Sleeping This Way Could Add Years to Your Life
Don’t snooze through this.
We’re never averse to a tip or two on how to promote longevity, and when the solution comes for free, that’s an added bonus. New research shows that certain sleep habits may have the power to add nearly five years to a man’s life expectancy, and 2.5 years to a woman’s.
“If people have all these ideal sleep behaviors, they are more likely to live longer,” said study co-author Dr. Frank Qian, a clinical fellow in medicine at Harvard Medical School and internal medicine resident physician at Beth Israel Deaconess Medical Center in Boston, per CNN.
“If we can improve sleep overall, and identifying sleep disorders is especially important, we may be able to prevent some of this premature mortality,” he added.
According to the research, which compiled answers from over 172,000 people who answered sleep questionnaires between 2013 and 2018, there are key sleep habits that can improve your chances of a longer life. Each of these habits was assigned a number, and participants were scored depending on how many of the habits they maintained.
“Compared to individuals who had zero to one favorable sleep factors, those who had all five were 30% less likely to die for any reason, 21% less likely to die from cardiovascular disease, 19% less likely to die from cancer, and 40% less likely to die of causes other than heart disease or cancer,” a statement on the study read.
Without further ado, these are the key sleep habits to nurture for health.
1. Get a full seven to eight hours per night
More than a third of Americans are underslept according to the CDC. The American Academy of Sleep Medicine and the Sleep Research Society advise that adults aged between 18 and 60 years old sleep for at least 7 hours every night. Sleeping less is associated with the development of conditions like high blood pressure, diabetes, obesity, stroke, and stress.
It’s worth noting that research indicates women actually need more sleep than men. Studies on health tend to have a bias toward male bodies, and skate over the fact that women are 40 percent more likely to suffer from insomnia. Women’s sleep may also be interrupted at various life stages thanks to menstruation, pregnancy, breastfeeding, and menopause.
What’s more, evaluations for dangerous conditions like sleep apnea — which is associated with a higher risk of coronary artery disease, heart attacks, heart failure and strokes — tend to look at symptoms associated with men, rather than women. Women’s sleep apnea can therefore fly under the radar, leading to more serious health issues down the road.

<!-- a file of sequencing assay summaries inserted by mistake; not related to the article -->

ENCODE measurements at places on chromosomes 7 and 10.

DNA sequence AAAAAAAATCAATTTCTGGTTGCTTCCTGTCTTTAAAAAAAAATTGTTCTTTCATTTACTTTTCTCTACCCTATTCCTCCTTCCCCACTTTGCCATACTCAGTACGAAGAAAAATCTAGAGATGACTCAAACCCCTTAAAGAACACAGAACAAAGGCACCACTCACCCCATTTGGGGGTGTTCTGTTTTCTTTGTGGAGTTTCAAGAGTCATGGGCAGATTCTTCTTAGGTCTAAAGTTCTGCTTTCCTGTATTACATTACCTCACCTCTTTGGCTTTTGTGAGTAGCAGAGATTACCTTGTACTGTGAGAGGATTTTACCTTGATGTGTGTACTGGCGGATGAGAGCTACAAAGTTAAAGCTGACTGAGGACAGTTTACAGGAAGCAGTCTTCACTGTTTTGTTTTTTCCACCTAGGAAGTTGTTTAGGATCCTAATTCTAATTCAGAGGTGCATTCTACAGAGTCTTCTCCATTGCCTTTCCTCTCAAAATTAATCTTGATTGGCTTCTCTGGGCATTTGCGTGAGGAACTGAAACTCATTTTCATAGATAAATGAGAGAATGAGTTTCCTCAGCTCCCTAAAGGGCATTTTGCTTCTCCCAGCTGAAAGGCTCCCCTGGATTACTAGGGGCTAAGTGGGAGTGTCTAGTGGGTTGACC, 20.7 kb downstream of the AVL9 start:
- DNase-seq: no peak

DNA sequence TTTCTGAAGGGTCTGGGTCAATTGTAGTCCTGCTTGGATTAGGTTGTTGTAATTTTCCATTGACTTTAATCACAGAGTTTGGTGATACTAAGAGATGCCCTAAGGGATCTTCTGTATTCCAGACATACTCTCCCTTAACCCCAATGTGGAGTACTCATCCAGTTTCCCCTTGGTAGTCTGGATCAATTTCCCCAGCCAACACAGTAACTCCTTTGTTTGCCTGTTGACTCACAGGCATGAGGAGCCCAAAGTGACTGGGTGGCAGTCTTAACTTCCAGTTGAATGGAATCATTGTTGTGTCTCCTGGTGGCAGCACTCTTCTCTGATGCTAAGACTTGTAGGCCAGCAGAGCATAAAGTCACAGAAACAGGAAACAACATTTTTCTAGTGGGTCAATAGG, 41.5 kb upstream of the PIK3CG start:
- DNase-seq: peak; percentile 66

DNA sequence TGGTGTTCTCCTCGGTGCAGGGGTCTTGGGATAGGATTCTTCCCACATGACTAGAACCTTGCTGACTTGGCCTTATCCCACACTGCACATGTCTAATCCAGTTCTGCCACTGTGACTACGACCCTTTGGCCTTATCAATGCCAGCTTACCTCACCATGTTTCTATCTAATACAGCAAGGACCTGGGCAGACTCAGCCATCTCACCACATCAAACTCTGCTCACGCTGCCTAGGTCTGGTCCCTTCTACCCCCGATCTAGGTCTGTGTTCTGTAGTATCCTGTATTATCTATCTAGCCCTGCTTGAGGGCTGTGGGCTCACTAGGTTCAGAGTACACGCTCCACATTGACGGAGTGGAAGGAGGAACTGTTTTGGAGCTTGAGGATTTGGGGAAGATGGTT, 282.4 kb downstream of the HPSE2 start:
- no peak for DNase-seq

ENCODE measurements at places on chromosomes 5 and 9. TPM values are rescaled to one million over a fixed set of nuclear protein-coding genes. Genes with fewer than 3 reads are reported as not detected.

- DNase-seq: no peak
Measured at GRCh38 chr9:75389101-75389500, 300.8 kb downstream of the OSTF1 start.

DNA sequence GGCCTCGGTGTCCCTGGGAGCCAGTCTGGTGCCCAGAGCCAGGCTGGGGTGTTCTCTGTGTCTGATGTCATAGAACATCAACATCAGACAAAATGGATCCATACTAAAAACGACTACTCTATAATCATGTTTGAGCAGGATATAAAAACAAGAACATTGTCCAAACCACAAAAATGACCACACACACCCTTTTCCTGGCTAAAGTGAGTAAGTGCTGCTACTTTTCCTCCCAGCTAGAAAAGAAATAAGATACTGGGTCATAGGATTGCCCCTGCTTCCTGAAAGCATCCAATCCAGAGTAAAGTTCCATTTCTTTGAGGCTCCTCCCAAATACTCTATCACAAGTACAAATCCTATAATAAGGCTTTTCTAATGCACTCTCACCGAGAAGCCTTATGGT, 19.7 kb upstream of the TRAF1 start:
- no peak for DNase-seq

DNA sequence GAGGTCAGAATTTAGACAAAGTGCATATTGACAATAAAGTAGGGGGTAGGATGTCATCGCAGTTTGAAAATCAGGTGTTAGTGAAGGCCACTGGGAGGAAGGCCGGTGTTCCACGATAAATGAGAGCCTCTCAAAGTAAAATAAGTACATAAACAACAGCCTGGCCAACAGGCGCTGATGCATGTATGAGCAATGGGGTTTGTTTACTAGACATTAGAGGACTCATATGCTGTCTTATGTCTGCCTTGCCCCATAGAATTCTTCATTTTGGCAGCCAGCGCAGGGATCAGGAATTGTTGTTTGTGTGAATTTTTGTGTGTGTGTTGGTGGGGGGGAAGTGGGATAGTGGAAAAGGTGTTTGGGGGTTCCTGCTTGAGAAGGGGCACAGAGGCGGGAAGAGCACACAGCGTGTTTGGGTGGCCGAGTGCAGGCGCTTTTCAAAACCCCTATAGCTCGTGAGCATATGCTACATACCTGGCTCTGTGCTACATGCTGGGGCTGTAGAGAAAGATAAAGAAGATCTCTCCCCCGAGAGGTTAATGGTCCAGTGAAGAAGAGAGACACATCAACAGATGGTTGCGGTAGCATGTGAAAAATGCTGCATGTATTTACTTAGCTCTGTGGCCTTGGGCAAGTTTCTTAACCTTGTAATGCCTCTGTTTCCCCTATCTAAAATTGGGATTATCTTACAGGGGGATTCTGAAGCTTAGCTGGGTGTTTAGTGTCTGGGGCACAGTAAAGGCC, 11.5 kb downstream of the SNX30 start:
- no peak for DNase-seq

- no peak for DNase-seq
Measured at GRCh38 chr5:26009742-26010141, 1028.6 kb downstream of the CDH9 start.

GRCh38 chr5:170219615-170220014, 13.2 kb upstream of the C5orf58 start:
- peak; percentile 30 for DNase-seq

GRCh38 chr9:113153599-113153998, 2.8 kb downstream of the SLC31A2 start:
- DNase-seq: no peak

2. Have an uninterrupted, peaceful sleep
Your head may have hit the pillow, but that doesn’t mean you’re maximizing your sleep potential. The study also showed that it’s crucial not to wake up in the middle of the night, or have trouble getting to sleep more than twice a week.
Waking up during the night can interrupt your sleep cycles, which disturbs the processes that occur in the brain which are necessary for proper rest. Uninterrupted sleep is associated with memory consolidation, which probably won’t come as a shock to anyone who’s ever found themselves struggling to remember their schedule the day after a restless night. There’s also evidence that fragmented sleep can contribute to age-related cognitive impairment, and conditions like Alzheimer’s dementia and Parkinson’s disease.
We’ve got a few tips on how to drift off more easily — and why your sleep cycle may be out of whack — here.
3. Don’t rely on sleep medications
While it’s perfectly understandable — and may be necessary — to fall back on sleep aids occasionally, these shouldn’t be the backbone of your sleep routine. Maintaining a solid, regular sleep schedule is essential to reap the benefit.
“We’re talking about not just quality and quantity of sleep, but regularity, getting the same good sleep night after night,” sleep specialist Dr. Raj Dasgupta told CNN.
4. Wake up rested
It sounds like a no-brainer, but if getting nine hours of rest doesn’t actually translate into a refreshed, energized state the next morning, something’s not clicking.
If you’re going through menopause, and hot flashes are contributing to your troubled night, we’ve got a few tips on how to minimize those annoying effects. Just to cover your bases, it’s also important to ensure that the room you’re sleeping in is also the right temperature — we’ve got the scoop here. And if sharing a bed with your beloved partner is causing you to hit the coffee pot extra-hard every morning, here’s our case for a sleep divorce (if you’re lucky enough to have a spare room!).
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